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2017 POST-AA RAMBLINGS

Accountants Brian Cullinan and Martha Ruiz of PriceWaterHouseCoopers confer with Warren Beatty following the now infamous envelope mix-up

Friday March 10,  2017  

THE SHOW (*** 1/2)
Well-THAT was fun!!  But only if you stayed up nine minutes past the interminable three hour ten minute mark.  As the photo above shows, the dude with the headset is not one of the producers of the "winning" film (initially and erroneously announced as La La Land) about to give a rousing acceptance speech, but is actually stage manager Garry Natoli.  On the left are the two Price-Waterhouse employees whose only duty was handing out the coveted winners cards to the presenters.  On the right is a befuddled Warren Beatty, whose sole purpose, along with co-presenter Faye Dunaway, was to announce the most important winner of the evening for Best Picture. What nearly everyone on the planet now knows, this was the Oscar show for the ages after the wrong film was announced and the mistake realized only after acceptance speeches were in full swing by the losing film producers!  Classic!! 

I gave the show 3 1/2 stars based mainly on two factors:  the incredible drama that played out over the last 10 minutes as just described, and the admirable job by first-time host Jimmy Kimmel.  His quips and jabs were on-the-mark more often than not; and his unusually calm demeanor belied any hint of nervousness - delivering each joke with such smoothness that brought to mind the memorable multiple hosting duties by Bob Hope and, later, Johnny Carson and Billy Crystal.  My only quibble:  this is an awards show that should not have a political agenda.  However, in these divisive times, and judging from the agenda on display at the most recent award shows, that would have been way too much to ask for.  And, although Kimmel's references to the current occupants of The White House were generously sprinkled throughout the telecast, none were terribly biting or blatantly disrespectful.  

Once again this year, over produced musical numbers were few and far between. And, as have been the norm in recent years, a few bits involving the audience reared its ugly head, such as dropping parachutes into the audience replete with snacks, and bringing unsuspecting tour bus patrons into the Dolby Theater who were punked into believing they were visiting a celebrity home (more on that later).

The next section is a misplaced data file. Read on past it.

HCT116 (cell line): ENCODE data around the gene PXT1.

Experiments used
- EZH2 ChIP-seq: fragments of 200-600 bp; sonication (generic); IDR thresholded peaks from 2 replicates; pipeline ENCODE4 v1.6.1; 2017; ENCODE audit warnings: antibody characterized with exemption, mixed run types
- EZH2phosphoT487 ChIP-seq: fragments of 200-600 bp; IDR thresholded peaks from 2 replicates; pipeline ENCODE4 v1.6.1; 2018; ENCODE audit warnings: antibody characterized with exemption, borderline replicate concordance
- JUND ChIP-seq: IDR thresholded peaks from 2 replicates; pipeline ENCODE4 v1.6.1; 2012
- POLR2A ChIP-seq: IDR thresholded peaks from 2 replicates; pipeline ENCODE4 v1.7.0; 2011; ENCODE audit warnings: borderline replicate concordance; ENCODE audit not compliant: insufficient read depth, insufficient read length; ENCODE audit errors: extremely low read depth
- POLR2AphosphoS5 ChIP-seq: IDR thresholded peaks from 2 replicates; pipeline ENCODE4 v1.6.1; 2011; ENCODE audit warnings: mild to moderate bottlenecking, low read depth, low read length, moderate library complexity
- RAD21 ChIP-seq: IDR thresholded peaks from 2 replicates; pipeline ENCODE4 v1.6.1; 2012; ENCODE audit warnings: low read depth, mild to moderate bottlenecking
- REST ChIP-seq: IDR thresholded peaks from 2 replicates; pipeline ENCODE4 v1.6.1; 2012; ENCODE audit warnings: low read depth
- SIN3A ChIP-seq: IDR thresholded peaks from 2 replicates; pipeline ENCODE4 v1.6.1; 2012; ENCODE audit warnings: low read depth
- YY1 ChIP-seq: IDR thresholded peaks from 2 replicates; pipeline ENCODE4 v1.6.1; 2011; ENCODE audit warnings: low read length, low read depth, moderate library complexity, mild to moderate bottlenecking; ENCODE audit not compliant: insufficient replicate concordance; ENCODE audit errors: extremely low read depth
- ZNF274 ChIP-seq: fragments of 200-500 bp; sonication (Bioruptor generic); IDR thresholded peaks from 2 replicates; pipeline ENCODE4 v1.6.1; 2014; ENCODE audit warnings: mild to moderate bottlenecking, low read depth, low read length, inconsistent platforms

As for the ratings, the viewership just keeps on plummeting.  This years total of 32.9 million viewers was lower than last years 34.4 million, and came dangerously close to 2008's total of 32 million (the all-time low when Jon Stewart hosted).  Maybe the colossal Best Picture flub will have a few more folks watching next year - but I doubt it.

Finally, in a year where "The Electoral College vs The Popular Vote" is getting so much press, I might add that, ever since The Best Picture category was expanded in 2010 a similar method is used to award The BP Oscar. This might account for Moonlight's win over heavy favorite La La Land, the latter of which may have initially garnered the most first place votes but eventually lost out in the end due to the complicated process.

Once again, my annual apologies to Sergio Leone, as this breakdown will pretty much sum up the event through this reviewer's eyes:

THE GOOD
Jimmy Kimmel.  I would vote for him to MC the 90th edition.  However, even if invited back, would he even want to be associated any longer with this utterly thankless task? 

- The elimination of the "thank you" crawl during acceptance speeches which last year were present to speed up the awardees.  For the most part, this year the orchestra remained silent as the majority of the speeches were, thankfully, short and concise. 

- The opening.  In a stark break from tradition, the upbeat nominated song "Can't Stop The Feeling" from the animated Trolls, opened the show with Justin Timberlake and dancers performing in the aisles and had many in the audience jumping to their feet while gyrating to the beat.

- The surprise introduction onstage of the real-life NASA mathematician Patricia Johnson portrayed by Taraji P. Henson in the nominated Hidden Figures.

- Thankfully, only a couple of speeches leaned toward the political left. 

- The voting academy saw to it that, at least for a year, no longer will there be the lack of diversity issue that dominated twitter (#OscarsSoWhite) after last years nominees were announced, and awarded Oscars to a record number of Blacks.  

- Finally!  The 21st time is the charm.  Kevin O'Connell wins the sound mixing Oscar (for Hacksaw Ridge).  It's always good not to get your first award posthumously.